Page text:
Getting Started With Running
Running is an excellent way to get and stay in shape. Many people who are just starting an exercise routine turn to running because it doesn’t require much equipment to get started and has many benefits. You can burn up to 100 calories per mile, build muscle and raise your metabolism so that you keep burning calories even after you’re done running. It’s an aerobic exercise, so it reduces your risk of heart disease, high blood pressure and stroke. It also causes your body to produce endorphins that can ease symptoms of depression.
Ease Into It
When you start a running program, it’s great to be excited about your new exercise routine, but you’ve also got to be smart. If you haven’t run since you were on the playground in elementary school, start off with brisk walking for a week or two.
Once you’ve gotten your muscles used to exercise again, you can start incorporating segments of jogging into your walking routine. You can begin with short segments of jogging for 30 seconds alternated with walking for one to two minutes.
Increase your pace gradually. Lengthen the amount of time you’re running while shortening the amount of time you’re walking. It might take a while, but eventually your body will adjust to the routine and you will be running.
If you have joint problems or just need a low-impact way to get started, consider starting with an aquatic treadmill or using an exercise pool. An aquatic treadmill works just like a regular manual treadmill but is placed under the water in an in-ground or above-ground pool. The water provides resistance and also supports your joints, giving you a low-impact workout. The same principle applies to using an exercise pool. You can walk or run in the pool while the water cushions your joints. Incorporating water into your exercise plan is a great way to ease into a running routine and also prevent injuries as you add miles.
You’ll hear the saying, “No pain, no gain,” frequently when you start exercising. There’s some truth to it. You can expect some sore muscles as you begin moving them in ways they’re not accustomed to. This muscle pain should be a dull ache, however, not a sharp or agonizing pain.
If you get sharp pains, you need to back off of your running routine for a few days. Treat your pain with R.I.C.E.:
- Rest. Take a few days off, or at least replace running with walking for a short time.
- Ice. Ice the painful area for no more than 20 minutes every two hours.
- Compression. Wrap the painful area with a compression bandage to reduce swelling. Do not, however, wrap it so tightly that the area feels tingly, numb or has a change in color.
- Elevation. By raising the painful area above the level of your heart, you can minimize swelling.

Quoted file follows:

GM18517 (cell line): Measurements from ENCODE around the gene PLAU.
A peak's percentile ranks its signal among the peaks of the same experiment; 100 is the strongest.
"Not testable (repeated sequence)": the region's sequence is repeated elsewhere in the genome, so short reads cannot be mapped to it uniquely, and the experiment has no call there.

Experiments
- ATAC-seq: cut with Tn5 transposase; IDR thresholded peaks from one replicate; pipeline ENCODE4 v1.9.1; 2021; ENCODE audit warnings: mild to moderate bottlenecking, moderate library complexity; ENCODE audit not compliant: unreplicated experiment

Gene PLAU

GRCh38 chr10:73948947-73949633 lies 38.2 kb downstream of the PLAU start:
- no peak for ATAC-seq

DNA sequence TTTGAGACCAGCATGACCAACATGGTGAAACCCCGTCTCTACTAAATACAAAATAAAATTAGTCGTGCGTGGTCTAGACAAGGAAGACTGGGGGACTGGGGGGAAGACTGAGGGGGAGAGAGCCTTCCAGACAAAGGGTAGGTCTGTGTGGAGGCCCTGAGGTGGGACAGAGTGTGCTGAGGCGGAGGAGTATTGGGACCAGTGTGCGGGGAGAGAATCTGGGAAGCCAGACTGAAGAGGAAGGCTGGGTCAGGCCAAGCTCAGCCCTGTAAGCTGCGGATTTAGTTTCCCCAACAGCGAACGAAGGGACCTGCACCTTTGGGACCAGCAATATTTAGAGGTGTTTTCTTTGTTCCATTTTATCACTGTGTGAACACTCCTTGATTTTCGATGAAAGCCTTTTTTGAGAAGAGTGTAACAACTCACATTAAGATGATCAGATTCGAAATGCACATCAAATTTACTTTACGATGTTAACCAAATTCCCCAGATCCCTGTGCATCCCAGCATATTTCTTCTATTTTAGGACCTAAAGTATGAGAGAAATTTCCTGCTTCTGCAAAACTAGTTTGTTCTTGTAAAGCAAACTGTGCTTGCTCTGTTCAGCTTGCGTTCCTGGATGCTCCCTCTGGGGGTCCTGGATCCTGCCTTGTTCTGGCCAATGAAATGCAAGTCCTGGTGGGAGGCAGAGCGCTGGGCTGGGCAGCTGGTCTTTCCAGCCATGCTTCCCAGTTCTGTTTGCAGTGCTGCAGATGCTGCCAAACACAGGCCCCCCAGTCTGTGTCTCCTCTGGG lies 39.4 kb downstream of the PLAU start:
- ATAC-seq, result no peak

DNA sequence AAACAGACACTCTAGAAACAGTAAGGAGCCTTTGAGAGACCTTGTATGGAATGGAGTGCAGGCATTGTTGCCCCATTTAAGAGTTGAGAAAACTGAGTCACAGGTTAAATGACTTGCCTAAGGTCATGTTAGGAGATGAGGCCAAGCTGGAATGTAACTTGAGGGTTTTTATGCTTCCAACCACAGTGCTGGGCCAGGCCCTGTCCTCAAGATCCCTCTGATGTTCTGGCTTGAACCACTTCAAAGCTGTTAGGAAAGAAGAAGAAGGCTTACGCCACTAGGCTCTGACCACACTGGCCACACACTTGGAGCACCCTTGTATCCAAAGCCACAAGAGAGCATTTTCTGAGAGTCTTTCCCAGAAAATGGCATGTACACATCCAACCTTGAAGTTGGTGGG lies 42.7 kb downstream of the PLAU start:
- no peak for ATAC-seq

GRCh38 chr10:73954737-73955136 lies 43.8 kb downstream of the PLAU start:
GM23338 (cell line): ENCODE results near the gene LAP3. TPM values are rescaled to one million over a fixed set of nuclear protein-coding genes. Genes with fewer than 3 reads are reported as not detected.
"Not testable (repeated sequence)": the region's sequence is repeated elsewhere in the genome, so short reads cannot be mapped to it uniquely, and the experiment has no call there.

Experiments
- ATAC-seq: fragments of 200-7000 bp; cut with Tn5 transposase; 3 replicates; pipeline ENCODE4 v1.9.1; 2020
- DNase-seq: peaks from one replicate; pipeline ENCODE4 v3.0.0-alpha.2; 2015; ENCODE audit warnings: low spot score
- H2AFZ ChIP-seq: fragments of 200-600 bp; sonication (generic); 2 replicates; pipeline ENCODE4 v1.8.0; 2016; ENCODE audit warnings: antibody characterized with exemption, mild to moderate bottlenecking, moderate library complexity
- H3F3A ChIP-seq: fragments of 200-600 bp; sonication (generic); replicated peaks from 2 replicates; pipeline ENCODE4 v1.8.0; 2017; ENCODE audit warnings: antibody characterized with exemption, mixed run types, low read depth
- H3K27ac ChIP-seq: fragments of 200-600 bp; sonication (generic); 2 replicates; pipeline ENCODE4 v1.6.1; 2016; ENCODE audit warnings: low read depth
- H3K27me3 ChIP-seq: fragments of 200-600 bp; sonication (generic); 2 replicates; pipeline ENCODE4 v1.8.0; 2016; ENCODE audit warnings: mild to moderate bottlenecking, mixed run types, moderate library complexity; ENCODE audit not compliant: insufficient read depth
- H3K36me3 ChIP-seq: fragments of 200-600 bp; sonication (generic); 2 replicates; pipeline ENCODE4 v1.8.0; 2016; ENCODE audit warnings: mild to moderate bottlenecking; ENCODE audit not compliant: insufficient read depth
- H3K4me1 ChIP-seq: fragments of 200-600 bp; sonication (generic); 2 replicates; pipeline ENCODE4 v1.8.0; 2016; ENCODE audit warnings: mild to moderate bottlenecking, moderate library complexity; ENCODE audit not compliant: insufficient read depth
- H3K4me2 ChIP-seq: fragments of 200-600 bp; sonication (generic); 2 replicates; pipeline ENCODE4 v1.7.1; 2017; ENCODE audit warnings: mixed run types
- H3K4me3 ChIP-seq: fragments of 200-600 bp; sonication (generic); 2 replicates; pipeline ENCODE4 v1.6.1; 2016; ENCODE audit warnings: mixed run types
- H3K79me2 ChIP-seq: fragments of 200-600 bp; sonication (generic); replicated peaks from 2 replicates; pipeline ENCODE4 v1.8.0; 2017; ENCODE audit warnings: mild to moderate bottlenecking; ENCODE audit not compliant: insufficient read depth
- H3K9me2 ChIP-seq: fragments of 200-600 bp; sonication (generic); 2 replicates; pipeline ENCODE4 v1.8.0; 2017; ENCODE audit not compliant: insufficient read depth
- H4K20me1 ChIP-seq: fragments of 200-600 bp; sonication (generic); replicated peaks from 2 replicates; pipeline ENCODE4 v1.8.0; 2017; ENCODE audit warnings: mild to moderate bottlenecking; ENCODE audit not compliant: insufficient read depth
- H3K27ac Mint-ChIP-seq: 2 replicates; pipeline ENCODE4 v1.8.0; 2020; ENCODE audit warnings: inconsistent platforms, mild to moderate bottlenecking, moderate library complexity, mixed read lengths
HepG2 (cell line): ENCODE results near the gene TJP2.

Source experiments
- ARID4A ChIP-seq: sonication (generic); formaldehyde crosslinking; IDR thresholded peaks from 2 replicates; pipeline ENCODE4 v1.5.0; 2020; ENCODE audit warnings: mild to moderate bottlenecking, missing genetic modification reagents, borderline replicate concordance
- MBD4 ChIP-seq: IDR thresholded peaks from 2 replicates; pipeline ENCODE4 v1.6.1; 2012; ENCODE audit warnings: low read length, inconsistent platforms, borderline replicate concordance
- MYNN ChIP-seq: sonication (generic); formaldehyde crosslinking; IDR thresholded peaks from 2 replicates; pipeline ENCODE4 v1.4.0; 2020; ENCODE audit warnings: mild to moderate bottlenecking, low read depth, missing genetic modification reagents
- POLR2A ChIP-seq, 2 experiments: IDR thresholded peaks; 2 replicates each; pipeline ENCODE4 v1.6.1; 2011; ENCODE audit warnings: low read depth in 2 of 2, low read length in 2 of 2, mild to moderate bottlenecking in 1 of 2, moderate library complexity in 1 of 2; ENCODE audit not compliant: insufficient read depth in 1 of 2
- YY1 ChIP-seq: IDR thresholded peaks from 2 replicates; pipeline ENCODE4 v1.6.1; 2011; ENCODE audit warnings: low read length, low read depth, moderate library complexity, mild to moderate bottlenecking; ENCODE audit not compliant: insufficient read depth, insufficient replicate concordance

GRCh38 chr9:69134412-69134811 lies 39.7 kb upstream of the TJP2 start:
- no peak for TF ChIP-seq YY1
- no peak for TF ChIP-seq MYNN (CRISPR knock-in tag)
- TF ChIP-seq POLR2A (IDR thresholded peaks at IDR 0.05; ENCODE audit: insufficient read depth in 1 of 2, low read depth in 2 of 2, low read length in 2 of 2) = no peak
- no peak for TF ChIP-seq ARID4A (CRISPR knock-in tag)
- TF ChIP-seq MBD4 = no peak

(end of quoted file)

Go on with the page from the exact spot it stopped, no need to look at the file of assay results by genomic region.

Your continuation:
If the pain continues or gets worse, seek medical treatment.
Choose the Right Gear
One way to minimize the risk of injury is to choose the right running gear. Although running doesn’t require a lot of expensive equipment, you should invest in a few items of running gear as soon as you can.
The most important gear you can get is a good pair of running shoes. Make sure the shoes you choose are designed for running, not tennis or aerobics. Each sport has different needs and the shoes for the sport are constructed to meet those needs. A good running shoe is light-weight and cushions the heels and toes.
Other gear that might be useful includes light-weight running clothes, running socks designed to reduce blisters and a waterproof watch so that you can keep track of your running time.
Your body needs nourishment to run well for any length of time. Don’t try to run on an empty stomach: try a light snack with protein and carbohydrates 30-45 minutes before your run. A banana with peanut butter or whole wheat crackers and hummus are excellent pre-run choices.
Adding protein to your diet to help build muscles and carbohydrates for energy can also help your running routine. Of course, not all proteins and carbs are created the same. Lean meats such as fish or chicken and plant proteins such as beans and nuts will give you the most benefits with the least number of unhealthy calories. Likewise, whole grains, fruits and vegetables are carbs that provide more nutrition than processed breads and sweets. Another important health consideration when you’re taking up running is hydration. Drink plenty of water throughout the day.
Don’t Give Up
As important as good gear and a healthy diet are, your determination is going to be the key factor in how successful you are at becoming a runner. If you develop a routine and follow it consistently, you’ll experience success. Just stick to it and don’t give up, and before long could find yourself running that marathon.
-Guest contribution by Brandon Serna, an avid runner and fitness enthusiast working with HydroWorx, a leader in aquatic therapy pools and aquatic treadmills